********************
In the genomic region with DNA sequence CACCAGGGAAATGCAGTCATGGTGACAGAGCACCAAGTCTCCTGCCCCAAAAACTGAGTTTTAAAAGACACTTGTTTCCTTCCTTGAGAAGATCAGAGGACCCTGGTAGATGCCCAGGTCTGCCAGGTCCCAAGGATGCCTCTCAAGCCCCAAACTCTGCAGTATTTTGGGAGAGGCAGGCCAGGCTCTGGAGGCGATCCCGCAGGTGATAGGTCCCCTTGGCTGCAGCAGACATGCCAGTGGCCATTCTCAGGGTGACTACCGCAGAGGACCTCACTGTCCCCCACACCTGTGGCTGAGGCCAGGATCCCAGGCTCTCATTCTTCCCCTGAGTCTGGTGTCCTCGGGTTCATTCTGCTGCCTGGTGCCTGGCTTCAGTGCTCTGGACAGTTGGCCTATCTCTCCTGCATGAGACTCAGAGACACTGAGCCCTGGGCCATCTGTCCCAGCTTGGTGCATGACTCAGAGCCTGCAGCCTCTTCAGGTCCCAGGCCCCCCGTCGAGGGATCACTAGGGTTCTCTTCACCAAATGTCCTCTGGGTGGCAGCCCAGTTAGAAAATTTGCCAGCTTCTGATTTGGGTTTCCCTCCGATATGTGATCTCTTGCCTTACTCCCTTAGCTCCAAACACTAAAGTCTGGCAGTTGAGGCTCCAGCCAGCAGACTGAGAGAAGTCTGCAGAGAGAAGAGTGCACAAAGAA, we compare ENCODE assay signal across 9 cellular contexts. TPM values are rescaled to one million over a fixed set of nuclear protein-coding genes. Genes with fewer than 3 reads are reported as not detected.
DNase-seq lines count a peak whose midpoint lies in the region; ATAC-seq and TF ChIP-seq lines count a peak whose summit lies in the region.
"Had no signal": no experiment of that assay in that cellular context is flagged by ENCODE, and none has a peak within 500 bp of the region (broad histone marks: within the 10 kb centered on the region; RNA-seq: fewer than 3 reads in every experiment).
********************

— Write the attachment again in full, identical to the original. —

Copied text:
In the genomic region with DNA sequence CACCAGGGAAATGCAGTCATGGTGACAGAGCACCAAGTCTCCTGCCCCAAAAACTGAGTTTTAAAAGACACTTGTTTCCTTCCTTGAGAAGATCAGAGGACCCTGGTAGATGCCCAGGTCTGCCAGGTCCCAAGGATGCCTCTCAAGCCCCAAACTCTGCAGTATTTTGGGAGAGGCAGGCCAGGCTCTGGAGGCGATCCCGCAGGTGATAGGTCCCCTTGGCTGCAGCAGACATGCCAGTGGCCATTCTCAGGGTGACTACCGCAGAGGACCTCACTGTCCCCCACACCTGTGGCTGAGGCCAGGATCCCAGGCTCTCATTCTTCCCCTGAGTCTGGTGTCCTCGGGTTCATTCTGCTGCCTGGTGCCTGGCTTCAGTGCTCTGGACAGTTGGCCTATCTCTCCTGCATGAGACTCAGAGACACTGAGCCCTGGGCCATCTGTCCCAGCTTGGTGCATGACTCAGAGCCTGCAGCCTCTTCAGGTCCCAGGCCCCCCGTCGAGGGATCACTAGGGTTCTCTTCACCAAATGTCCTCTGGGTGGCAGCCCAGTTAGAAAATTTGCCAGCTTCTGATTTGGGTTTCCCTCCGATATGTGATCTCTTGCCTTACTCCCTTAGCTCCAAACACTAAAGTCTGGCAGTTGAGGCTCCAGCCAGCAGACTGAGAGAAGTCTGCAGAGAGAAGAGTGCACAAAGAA, we compare ENCODE assay signal across 9 cellular contexts. TPM values are rescaled to one million over a fixed set of nuclear protein-coding genes. Genes with fewer than 3 reads are reported as not detected.
DNase-seq lines count a peak whose midpoint lies in the region; ATAC-seq and TF ChIP-seq lines count a peak whose summit lies in the region.
"Had no signal": no experiment of that assay in that cellular context is flagged by ENCODE, and none has a peak within 500 bp of the region (broad histone marks: within the 10 kb centered on the region; RNA-seq: fewer than 3 reads in every experiment).